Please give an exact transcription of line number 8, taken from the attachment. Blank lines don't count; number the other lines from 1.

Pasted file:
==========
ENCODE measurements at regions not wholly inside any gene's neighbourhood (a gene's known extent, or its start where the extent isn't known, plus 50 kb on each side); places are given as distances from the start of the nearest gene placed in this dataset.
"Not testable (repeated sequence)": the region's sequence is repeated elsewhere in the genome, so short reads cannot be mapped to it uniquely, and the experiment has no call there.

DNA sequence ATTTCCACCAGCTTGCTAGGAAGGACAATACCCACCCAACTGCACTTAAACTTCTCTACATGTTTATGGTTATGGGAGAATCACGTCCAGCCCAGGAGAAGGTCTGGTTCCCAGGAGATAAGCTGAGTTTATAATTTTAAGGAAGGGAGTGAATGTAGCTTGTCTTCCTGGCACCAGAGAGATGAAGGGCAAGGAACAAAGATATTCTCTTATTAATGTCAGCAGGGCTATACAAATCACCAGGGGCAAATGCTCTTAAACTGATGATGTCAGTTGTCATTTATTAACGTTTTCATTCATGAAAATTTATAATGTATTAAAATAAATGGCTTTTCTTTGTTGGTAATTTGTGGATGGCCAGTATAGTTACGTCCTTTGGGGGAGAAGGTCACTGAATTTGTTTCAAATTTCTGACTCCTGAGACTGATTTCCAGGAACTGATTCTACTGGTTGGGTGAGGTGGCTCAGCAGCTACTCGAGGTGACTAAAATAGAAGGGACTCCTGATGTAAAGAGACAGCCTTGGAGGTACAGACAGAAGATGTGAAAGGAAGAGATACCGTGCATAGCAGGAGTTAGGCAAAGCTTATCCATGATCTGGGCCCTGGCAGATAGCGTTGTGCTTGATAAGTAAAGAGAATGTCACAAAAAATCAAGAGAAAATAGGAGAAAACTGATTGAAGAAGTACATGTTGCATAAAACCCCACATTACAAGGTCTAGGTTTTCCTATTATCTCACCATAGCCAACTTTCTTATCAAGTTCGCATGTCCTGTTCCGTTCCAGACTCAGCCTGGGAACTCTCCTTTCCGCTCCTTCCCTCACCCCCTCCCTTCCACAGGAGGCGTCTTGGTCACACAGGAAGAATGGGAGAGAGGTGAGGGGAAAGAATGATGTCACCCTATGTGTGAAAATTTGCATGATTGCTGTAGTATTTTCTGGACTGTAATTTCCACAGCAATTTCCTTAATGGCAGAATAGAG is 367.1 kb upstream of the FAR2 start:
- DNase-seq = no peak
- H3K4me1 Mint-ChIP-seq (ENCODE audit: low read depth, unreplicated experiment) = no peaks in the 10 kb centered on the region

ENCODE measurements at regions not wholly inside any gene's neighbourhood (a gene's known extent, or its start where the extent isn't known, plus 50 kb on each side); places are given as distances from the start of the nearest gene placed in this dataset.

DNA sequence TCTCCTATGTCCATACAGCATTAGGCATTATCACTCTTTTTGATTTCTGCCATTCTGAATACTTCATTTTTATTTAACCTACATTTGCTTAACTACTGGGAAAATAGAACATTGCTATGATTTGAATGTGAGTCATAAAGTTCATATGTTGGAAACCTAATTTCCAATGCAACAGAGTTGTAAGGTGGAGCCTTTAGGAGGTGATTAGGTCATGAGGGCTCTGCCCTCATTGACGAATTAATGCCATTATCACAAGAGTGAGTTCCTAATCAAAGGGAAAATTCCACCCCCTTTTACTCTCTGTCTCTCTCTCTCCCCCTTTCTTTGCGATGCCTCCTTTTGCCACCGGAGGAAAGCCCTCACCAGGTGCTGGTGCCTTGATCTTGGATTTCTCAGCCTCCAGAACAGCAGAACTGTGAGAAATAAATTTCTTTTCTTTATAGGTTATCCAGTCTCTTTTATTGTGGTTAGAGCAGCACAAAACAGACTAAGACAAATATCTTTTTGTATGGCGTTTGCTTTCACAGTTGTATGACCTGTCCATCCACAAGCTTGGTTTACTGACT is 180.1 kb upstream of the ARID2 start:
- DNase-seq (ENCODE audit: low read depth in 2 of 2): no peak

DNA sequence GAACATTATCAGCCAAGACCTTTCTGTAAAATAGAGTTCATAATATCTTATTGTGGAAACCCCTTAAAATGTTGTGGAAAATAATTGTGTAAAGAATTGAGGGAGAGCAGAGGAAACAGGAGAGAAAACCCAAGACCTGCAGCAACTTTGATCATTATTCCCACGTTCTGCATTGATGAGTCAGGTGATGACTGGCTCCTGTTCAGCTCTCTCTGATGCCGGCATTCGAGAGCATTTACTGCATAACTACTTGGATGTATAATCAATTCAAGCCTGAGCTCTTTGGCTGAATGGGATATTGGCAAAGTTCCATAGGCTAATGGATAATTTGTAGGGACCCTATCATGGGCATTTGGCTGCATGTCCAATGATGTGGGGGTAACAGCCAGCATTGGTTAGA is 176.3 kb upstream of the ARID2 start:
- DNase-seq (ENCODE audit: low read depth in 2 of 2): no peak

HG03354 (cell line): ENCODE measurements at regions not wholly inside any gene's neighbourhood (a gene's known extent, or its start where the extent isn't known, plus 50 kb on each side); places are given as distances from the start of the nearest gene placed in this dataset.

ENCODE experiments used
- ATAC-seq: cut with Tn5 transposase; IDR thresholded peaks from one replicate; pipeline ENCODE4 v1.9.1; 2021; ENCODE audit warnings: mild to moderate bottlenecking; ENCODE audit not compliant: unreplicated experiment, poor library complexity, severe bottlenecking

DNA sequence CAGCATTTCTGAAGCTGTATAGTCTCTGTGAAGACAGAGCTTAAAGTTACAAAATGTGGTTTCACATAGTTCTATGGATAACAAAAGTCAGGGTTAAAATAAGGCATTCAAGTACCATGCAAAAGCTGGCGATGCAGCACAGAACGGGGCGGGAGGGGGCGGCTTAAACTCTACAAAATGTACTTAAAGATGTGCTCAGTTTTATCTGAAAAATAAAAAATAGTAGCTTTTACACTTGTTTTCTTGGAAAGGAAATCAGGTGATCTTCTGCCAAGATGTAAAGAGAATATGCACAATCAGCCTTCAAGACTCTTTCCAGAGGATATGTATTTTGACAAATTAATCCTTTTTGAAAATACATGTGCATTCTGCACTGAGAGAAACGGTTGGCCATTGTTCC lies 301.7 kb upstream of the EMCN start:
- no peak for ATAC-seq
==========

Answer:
- DNase-seq (ENCODE audit: low read depth in 2 of 2): no peak